From this weekend’s WSJ.com: When Elmore Leonard died in August, the papers were full of obituaries that described him as “a novelist who made crime an art.” So, at any rate, declared a headline writer for the New York Times. A year earlier, the National Book Foundation had presented Mr. Leonard with its annual medal for “distinguished contribution to American letters,” calling him a “great American author,” and the Library of America announced that it would be bringing out a three-volume edition of his work in 2014. I didn’t want to rain on his cortege, so I didn’t say what I thought, which was that he was one of the most overpraised writers of our time. A very good one, mind you—I’m a passionate fan of Mr. Leonard’s brisk, funny crime novels—but overpraised all the same.
What’s wrong with his books? For one thing, they’re repetitious to a fault. I can’t count the number of Mr. Leonard’s novels that revolve around a divorced man of a certain age who falls hard for a wised-up younger woman. On the other hand, a cheeseburger is a cheeseburger. No matter how many you’ve eaten, you can usually make room for another one if it’s good, and Mr. Leonard wrote a lot of good books—”LaBrava,” “Maximum Bob” and “Tishomingo Blues,” in particular.
So why grump about his obituaries? Because they exemplify a trend that has gotten out of hand. It used to be that we didn’t take popular culture seriously, but now we don’t take anything else seriously.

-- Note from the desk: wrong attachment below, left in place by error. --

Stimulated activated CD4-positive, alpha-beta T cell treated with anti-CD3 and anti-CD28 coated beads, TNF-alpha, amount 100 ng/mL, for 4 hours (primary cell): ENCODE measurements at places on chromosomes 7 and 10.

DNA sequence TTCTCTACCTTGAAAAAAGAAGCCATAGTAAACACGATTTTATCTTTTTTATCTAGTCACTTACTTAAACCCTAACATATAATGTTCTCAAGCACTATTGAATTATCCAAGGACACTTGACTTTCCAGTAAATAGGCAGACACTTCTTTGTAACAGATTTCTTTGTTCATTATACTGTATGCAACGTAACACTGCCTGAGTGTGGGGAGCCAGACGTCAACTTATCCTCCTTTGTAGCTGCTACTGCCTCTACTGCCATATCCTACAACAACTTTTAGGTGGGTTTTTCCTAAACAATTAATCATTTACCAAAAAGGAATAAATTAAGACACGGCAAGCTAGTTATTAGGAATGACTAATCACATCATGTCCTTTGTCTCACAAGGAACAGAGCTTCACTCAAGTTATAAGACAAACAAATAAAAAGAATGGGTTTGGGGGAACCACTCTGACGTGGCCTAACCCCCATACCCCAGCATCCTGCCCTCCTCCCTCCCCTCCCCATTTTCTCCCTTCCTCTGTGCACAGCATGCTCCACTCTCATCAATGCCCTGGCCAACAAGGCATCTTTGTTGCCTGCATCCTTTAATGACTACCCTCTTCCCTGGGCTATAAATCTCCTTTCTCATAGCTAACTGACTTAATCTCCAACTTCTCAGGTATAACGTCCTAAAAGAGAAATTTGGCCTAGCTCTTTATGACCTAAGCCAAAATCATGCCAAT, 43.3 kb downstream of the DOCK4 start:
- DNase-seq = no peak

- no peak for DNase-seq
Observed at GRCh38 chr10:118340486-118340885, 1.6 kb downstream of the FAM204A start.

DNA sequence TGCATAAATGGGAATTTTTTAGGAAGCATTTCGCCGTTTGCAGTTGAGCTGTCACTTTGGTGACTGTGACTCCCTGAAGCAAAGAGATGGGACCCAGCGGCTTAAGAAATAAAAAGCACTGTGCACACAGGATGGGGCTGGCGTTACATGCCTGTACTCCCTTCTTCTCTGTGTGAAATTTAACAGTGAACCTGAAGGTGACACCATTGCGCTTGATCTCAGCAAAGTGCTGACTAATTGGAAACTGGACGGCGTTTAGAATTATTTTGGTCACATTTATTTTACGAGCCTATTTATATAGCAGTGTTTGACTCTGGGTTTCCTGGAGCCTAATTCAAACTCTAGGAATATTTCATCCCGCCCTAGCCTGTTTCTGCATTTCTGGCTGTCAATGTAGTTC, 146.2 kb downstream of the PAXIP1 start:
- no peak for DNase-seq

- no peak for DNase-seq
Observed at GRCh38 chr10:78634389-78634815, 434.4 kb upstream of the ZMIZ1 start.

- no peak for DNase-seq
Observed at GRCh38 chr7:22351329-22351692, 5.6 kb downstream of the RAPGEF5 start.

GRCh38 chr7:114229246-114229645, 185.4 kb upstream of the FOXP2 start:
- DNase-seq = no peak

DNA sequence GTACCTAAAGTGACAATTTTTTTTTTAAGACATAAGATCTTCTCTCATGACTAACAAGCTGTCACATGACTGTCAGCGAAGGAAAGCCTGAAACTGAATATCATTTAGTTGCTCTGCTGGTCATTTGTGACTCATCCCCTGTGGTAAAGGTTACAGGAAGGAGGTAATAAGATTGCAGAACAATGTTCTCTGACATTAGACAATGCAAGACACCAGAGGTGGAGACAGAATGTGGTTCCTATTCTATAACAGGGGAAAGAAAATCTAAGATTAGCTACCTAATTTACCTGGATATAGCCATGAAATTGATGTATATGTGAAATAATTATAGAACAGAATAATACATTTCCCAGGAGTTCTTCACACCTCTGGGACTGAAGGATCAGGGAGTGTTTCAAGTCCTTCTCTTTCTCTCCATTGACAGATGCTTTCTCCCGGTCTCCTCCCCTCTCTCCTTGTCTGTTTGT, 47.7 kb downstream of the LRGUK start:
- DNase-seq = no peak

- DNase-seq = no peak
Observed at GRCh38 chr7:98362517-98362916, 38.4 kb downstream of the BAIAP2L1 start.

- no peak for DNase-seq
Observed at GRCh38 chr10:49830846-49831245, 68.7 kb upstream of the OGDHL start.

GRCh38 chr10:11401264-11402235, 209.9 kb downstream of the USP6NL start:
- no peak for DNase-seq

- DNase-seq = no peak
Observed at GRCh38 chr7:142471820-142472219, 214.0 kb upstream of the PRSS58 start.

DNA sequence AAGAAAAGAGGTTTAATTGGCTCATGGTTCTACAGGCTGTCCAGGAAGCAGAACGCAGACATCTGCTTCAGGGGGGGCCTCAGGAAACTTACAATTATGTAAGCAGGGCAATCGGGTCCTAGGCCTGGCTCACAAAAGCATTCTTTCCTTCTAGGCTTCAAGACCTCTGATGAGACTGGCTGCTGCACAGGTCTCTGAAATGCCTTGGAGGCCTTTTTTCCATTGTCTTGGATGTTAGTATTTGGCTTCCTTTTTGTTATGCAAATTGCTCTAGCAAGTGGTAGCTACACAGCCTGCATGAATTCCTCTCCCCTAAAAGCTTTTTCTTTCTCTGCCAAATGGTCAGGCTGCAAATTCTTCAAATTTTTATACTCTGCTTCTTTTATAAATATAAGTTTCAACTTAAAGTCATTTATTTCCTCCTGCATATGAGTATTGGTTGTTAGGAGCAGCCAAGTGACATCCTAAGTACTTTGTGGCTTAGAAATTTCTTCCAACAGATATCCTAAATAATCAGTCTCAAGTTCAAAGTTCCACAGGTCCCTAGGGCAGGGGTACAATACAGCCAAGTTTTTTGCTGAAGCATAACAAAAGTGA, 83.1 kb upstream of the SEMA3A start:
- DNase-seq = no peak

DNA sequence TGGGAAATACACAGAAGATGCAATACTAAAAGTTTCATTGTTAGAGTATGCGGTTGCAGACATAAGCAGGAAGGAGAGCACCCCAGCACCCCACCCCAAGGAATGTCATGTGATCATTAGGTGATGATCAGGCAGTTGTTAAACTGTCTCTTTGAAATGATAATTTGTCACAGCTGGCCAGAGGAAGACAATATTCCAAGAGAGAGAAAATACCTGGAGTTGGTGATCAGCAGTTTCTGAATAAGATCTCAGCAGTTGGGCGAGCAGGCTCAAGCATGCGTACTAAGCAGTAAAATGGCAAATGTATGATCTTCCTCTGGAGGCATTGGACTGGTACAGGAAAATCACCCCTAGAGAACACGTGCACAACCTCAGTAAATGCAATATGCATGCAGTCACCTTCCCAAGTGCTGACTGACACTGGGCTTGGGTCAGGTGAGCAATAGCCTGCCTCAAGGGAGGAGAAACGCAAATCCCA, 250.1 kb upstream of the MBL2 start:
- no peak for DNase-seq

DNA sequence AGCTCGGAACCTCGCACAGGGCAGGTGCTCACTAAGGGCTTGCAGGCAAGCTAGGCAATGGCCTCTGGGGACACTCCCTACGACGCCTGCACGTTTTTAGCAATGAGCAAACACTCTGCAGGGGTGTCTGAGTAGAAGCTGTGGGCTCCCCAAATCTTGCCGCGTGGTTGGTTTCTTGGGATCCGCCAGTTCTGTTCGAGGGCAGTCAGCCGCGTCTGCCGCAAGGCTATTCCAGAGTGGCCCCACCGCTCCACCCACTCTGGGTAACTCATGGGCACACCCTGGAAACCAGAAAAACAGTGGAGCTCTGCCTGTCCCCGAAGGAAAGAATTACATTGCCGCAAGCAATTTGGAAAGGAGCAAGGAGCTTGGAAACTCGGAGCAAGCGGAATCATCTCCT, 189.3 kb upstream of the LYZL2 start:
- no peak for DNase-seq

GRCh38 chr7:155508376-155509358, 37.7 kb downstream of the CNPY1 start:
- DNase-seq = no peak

Lefties Contemplate the Pain of “Cyberlibertarianism,” Wonder Where They’ll Ever Find a Centralized World to Manage Choice and BehaviorPosted: December 8, 2013
He starts off going wrong with a rather gross misunderstanding of what being “of the left” in American terms means these days:
The digital revolution, we are told everywhere today, produces democracy. It gives “power to the people” and dethrones authoritarians; it levels the playing field for distribution of information critical to political engagement; it destabilizes hierarchies, decentralizes what had been centralized, democratizes what was the domain of elites.
Most on the Left would endorse these ends. The widespread availability of tools whose uses are harmonious with leftist goals would, one might think, accompany broad advancement of those goals in some form. Yet the Left today is scattered, nearly toothless in most advanced democracies. If digital communication technology promotes leftist values, why has its spread coincided with such a stark decline in the Left’s political fortunes?
What the left really wants is a centralized elite authority that pursues particular ends it claims to desire, often allegedly on behalf of “the people”; people who really want dethroned authority, free flow of information, and decentralization are libertarians.